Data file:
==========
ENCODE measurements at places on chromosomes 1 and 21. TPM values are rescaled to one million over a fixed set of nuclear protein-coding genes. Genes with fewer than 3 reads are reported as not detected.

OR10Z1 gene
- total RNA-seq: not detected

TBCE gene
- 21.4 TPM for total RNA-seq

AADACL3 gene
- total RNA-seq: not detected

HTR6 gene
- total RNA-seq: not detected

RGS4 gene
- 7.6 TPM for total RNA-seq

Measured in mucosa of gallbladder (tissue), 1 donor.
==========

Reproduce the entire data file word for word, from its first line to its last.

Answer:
ENCODE measurements at places on chromosomes 1 and 21. TPM values are rescaled to one million over a fixed set of nuclear protein-coding genes. Genes with fewer than 3 reads are reported as not detected.

OR10Z1 gene
- total RNA-seq: not detected

TBCE gene
- 21.4 TPM for total RNA-seq

AADACL3 gene
- total RNA-seq: not detected

HTR6 gene
- total RNA-seq: not detected

RGS4 gene
- 7.6 TPM for total RNA-seq

Measured in mucosa of gallbladder (tissue), 1 donor.